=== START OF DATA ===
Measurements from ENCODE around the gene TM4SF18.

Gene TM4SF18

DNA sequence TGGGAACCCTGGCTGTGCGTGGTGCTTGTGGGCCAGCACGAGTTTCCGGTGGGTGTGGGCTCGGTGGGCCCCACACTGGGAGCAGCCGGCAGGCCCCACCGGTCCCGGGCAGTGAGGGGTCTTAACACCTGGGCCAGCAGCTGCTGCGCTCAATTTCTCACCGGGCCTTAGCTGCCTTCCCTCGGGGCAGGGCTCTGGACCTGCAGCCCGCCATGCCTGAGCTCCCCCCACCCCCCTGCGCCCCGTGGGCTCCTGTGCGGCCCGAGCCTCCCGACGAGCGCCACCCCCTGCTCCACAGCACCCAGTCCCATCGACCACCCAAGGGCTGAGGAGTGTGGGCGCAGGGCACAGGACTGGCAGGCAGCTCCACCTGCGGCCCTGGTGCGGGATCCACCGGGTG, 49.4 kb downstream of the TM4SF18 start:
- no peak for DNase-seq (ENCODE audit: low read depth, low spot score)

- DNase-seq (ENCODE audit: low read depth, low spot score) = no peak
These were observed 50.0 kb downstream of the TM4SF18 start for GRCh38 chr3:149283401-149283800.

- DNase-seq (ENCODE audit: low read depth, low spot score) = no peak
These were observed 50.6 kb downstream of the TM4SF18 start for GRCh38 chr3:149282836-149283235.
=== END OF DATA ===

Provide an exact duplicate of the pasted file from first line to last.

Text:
Measurements from ENCODE around the gene TM4SF18.

Gene TM4SF18

DNA sequence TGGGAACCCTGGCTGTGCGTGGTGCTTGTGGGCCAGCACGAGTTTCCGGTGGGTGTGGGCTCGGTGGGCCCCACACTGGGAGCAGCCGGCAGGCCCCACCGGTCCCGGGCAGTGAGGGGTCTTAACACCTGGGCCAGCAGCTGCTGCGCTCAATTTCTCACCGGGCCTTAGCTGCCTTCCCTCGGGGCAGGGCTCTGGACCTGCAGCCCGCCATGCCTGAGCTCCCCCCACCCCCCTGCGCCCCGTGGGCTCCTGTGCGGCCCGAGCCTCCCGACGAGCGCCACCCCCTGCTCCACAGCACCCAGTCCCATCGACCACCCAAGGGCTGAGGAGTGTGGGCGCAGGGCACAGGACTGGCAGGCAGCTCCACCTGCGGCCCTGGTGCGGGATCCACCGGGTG, 49.4 kb downstream of the TM4SF18 start:
- no peak for DNase-seq (ENCODE audit: low read depth, low spot score)

- DNase-seq (ENCODE audit: low read depth, low spot score) = no peak
These were observed 50.0 kb downstream of the TM4SF18 start for GRCh38 chr3:149283401-149283800.

- DNase-seq (ENCODE audit: low read depth, low spot score) = no peak
These were observed 50.6 kb downstream of the TM4SF18 start for GRCh38 chr3:149282836-149283235.